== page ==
In his July memo, titled, “Google’s Ideological Echo Chamber: How bias clouds our thinking about diversity and inclusion,” Damore wrote that women on average have more “openness directed towards feelings and aesthetics rather than ideas.” And he stated that women are more inclined to have an interest in “people rather than things, relative to men.”

Damore cites the work of Simon Baron-Cohen, who argues in his widely reviewed book “The Essential Difference” that boys are biologically programmed to focus on objects, predisposing them to math and understanding systems, while girls are programmed to focus on people and feelings. The British psychologist claims that the male brain is the “systematizing brain” while the female brain is the “empathizing” brain.

This idea was based on a study of day-old babies, which found that the boys looked at mobiles longer and the girls looked at faces longer. Male brains, Baron-Cohen says, are ideally suited for leadership and power. They are hardwired for mastery of hunting and tracking, trading, achieving and maintaining power, gaining expertise, tolerating solitude, using aggression and taking on leadership roles.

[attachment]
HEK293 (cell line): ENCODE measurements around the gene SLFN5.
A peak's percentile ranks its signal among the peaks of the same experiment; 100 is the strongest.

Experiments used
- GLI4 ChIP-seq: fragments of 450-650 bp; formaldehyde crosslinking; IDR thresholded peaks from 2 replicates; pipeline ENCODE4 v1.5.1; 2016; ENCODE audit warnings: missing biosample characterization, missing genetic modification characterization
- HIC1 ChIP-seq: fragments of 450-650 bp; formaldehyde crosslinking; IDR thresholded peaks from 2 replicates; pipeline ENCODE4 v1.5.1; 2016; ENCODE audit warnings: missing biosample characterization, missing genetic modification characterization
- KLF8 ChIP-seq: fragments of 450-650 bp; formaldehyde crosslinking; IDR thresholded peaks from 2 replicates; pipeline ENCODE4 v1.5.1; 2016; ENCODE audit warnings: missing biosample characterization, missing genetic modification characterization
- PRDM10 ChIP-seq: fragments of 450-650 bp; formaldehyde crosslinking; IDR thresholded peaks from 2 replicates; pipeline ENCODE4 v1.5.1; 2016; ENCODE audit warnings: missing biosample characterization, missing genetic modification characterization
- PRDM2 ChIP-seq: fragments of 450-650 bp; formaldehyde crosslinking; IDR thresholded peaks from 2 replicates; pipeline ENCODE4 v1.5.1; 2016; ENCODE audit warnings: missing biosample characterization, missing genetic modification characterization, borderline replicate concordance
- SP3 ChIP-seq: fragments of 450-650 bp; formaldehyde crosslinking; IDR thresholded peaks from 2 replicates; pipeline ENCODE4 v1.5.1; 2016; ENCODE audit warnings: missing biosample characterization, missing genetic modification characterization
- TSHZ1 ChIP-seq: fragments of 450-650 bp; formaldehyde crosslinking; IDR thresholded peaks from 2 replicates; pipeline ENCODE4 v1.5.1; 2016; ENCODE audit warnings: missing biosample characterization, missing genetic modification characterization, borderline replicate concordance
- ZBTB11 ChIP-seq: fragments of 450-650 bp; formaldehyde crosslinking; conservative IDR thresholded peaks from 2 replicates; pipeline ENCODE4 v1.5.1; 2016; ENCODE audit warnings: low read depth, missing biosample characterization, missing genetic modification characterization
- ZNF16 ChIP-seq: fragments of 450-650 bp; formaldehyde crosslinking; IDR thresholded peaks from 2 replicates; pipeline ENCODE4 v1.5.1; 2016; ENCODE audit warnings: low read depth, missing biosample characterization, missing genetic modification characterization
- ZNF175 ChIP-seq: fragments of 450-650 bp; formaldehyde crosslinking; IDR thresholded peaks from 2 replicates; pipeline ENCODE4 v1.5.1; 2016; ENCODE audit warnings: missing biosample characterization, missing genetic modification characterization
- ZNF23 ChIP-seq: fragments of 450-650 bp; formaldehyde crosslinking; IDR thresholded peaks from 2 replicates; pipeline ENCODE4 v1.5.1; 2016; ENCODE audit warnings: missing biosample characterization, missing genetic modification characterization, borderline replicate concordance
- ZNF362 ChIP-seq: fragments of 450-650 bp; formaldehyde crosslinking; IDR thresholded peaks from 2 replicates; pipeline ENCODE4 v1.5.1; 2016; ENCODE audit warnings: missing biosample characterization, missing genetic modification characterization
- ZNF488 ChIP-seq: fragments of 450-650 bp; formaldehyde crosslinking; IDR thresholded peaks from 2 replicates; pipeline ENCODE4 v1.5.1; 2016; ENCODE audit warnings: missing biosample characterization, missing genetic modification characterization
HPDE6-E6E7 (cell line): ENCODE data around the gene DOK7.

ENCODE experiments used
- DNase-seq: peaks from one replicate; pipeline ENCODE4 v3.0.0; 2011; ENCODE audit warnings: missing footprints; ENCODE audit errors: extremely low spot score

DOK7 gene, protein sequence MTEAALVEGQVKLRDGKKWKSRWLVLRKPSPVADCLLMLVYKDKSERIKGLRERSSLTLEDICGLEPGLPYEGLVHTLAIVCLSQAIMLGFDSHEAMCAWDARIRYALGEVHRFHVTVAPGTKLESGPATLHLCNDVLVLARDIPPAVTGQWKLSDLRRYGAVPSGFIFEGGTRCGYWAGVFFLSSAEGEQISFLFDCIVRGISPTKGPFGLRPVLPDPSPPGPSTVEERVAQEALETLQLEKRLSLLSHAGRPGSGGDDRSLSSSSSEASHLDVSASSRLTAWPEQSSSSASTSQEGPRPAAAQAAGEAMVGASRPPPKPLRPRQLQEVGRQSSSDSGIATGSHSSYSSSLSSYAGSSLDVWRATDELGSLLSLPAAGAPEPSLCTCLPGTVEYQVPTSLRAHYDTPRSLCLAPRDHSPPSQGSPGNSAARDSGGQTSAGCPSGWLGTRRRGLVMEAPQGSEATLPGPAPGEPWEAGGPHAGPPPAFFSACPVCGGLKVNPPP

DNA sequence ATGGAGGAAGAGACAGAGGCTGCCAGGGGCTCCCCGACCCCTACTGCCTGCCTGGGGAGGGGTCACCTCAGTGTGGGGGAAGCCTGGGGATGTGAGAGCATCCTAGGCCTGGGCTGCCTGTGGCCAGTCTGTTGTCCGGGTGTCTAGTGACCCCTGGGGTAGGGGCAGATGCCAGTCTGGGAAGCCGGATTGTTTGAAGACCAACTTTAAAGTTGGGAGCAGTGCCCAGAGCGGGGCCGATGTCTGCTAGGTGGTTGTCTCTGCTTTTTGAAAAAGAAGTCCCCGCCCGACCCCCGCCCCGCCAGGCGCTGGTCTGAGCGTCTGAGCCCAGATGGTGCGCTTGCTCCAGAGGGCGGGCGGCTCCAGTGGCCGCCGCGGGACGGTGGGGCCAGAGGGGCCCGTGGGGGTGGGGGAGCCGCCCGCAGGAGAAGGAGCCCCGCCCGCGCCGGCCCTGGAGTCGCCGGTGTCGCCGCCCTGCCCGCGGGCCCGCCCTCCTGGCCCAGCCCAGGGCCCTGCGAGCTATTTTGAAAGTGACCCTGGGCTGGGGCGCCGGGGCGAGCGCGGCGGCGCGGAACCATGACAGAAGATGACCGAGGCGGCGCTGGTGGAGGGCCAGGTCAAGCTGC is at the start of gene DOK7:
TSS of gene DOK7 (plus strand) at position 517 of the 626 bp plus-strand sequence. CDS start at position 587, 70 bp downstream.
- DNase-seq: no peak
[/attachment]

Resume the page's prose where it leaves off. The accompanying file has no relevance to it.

The female brain, on he other hand, is specialized for making friends, mothering, gossip and “reading” a partner. Girls and women are so focused on others, he says, that they have little interest in figuring out how the world works.

But Baron-Cohen’s study had major problems. It was an “outlier” study. No one else has replicated these findings, including Baron-Cohen himself. It is so flawed as to be almost meaningless. Why?

The experiment lacked crucial controls against experimenter bias, and was badly designed. Female and male infants were propped up in a parent’s lap and shown, side by side, an active person or an inanimate object. Since newborns can’t hold their heads up independently, their visual preferences could well have been determined by the way their parents held them.